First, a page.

They have to find a magical egg and so Prince Farid goes with Princess Hiya and a courtier, Roguish Rick Castley (Liam Lynch) (really??? Is this a riff on Rick Astley? Oh, God!) to find it. The plan is that Prince Farid will be able to kill Princess Hiya on the journey. But of course, well, you know what happens when two warring sides come face to face and sing about it….exactly.

They meet a dragon who has clogged a river because the farmers didn’t appreciate nature or take care of their crops properly and are now starving.  They meet pirates who will kidnap Prince Farid thus awakening Princess Hiya’s love for him. Somebody will look like they die but then everybody sings and magic happens because that is the power of music.  The suggestion of singing together heals all wounds seems disingenuous when one is so aware of the horrors going on in the world.

When Sean Panting sings “The Orange and the Green” about parents who came from different backgrounds (religions), it looks like The Wild Rovers will establish the theme of the whole show. But aside from almost willing us to believe this is about war between different factions, Steve Cochrane is so busy trying to force lame jokes into the narrative that he doesn’t spend enough time actually establishing clarity. The over emphasis of the two places: Athunia/Ethunia and similar pronunciation wears thin instantly.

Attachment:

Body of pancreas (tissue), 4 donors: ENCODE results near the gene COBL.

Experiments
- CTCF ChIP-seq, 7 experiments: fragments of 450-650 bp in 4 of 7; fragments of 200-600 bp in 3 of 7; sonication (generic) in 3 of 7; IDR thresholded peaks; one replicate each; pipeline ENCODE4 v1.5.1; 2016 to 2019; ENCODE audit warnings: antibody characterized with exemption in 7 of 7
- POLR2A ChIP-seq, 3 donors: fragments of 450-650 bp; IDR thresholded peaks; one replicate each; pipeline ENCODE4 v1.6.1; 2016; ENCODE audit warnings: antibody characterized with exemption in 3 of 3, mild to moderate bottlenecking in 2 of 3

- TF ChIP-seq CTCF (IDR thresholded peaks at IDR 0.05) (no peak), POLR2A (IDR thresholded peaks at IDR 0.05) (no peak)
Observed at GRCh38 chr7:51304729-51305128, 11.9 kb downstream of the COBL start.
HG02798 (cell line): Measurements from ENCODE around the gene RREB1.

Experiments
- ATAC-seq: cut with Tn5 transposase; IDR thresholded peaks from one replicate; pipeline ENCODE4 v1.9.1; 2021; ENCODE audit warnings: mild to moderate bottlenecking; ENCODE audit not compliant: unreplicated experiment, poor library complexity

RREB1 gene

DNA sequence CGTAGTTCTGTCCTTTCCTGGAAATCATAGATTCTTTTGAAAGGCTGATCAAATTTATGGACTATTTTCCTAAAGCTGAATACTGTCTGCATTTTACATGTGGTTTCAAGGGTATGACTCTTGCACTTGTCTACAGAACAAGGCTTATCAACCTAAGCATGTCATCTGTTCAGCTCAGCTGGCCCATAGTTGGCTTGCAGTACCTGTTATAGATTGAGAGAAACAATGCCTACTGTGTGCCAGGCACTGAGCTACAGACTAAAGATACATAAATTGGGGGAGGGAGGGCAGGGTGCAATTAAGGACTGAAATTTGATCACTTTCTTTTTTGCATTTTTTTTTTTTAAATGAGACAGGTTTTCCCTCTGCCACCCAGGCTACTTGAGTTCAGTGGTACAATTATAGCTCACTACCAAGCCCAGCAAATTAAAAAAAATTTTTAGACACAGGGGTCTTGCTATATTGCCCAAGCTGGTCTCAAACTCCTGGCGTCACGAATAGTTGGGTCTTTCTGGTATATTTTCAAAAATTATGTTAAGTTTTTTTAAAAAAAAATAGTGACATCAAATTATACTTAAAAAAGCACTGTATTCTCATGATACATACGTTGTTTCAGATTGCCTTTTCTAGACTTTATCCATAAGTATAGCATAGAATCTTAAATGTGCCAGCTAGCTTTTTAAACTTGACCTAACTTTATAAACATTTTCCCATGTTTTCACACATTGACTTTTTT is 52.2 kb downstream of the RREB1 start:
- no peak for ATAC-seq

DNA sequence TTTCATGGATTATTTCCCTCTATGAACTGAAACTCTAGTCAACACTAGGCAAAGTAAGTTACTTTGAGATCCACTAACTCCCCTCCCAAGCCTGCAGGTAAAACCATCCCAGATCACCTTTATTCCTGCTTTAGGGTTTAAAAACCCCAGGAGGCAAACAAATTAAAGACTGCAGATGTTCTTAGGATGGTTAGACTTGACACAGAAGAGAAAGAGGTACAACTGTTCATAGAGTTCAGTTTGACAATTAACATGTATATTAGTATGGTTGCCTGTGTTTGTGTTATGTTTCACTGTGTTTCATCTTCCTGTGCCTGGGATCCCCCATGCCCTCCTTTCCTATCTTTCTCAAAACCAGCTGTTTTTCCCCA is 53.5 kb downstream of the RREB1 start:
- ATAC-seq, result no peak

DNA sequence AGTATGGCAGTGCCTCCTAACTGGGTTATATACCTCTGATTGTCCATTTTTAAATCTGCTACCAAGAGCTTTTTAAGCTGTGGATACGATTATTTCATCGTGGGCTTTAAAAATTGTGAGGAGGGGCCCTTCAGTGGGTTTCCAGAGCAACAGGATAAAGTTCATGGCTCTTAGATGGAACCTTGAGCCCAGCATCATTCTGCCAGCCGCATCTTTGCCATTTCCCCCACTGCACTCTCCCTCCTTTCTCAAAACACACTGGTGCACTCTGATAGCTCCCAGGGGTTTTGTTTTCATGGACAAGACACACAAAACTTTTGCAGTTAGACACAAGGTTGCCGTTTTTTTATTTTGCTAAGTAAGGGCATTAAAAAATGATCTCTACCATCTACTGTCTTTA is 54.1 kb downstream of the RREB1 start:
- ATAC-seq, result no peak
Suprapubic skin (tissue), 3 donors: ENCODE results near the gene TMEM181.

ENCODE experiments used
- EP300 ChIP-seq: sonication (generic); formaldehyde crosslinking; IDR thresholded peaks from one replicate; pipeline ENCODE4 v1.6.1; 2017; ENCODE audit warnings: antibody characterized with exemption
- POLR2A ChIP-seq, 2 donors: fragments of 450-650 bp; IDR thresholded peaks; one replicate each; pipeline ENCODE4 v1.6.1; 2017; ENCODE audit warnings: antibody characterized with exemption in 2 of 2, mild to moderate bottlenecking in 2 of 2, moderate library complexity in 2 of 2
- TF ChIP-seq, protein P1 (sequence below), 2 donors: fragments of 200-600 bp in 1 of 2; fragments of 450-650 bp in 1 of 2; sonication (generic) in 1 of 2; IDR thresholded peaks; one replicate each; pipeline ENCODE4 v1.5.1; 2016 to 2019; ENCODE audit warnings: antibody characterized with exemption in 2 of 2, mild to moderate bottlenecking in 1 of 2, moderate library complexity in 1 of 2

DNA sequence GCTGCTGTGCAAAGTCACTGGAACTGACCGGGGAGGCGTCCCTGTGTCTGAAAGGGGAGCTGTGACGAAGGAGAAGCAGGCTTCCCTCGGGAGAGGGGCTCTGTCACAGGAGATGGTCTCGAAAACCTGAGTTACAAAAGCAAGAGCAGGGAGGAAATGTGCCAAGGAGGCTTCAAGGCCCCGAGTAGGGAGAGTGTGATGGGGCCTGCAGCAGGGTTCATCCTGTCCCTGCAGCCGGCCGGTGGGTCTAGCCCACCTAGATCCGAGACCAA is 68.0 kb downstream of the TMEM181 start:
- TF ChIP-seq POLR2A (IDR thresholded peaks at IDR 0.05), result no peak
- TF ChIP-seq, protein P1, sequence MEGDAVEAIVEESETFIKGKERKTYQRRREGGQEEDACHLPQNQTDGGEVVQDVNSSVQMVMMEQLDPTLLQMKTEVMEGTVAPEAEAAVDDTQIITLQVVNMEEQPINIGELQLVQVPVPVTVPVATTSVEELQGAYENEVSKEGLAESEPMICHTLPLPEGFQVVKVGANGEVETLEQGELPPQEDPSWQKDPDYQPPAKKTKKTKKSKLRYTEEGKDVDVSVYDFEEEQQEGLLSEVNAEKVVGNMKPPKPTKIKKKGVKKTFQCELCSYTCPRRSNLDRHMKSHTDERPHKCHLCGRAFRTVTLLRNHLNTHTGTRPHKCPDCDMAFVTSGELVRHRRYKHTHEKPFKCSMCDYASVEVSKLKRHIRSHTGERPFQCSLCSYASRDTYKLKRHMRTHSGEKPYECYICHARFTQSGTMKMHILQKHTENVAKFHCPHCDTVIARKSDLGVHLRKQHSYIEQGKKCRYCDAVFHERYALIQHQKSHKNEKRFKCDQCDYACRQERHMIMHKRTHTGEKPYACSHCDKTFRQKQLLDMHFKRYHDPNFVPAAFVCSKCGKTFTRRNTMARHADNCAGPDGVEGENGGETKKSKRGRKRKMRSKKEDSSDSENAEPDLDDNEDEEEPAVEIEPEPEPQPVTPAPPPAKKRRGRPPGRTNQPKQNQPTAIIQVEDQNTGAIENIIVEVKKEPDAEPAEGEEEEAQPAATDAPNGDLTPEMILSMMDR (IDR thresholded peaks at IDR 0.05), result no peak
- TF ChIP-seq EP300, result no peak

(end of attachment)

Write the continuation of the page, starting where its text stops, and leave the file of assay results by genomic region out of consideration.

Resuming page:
Steven Cochrane’s book is dreadful. It’s self-indulgent with its smug assumption that it’s clever and chatty and disarming. It’s not. It’s tiresome and unfunny. With every utterance of Sean Panting as Maggie, one sucks air, because it’s more unnecessary commentary. This is really a one hour fringe show bloated to almost two hours.

The inclusion of such songs as “The Rising of the Moon,” “Wasn’t That A Party,” “Come By the Hills,” are cause for rousing singing—the cast sings beautifully—but they do little to forward the story, as a jukebox musical would do. And The Wild Rovers is not reinventing the jukebox music form either—it’s so not that clever.

Jason Byrne is a smart director who has done terrific work elsewhere. Here he is very clever in constantly keeping the cast moving: creating elaborate business to show the band driving in their ‘box’ of a bus, a pirate ship with some cast holding a board with a sailboat on it as they raise and lower it, suggesting it’s moving through waves, and other busy stage work, the creation of ‘the dragon’ all to deflect our attention from the paucity of what is actually going on in the story.

The band under Kelly-Ann Evans’ guidance is dandy. As I said, the cast is hard-working, strong-voiced and determined to convey they are having a great time. I wish that feeling was contagious, but alas…….

Comment: This is the second consecutive terrabruce Production that earns the Red Face of Fury. Please let this not be a trend with this company.    

terrabruce Productions presents:

Plays until Nov. 5, 2023

Running time: almost two hours (no intermission)

Note: the ticket prices on the terrabruce Productions website are wishful thinking. When one clicks on a seat on the Ticketmaster site, listed initially for $87 it’s then ballooned to $101 with all the ‘extra’ costs. Be warned.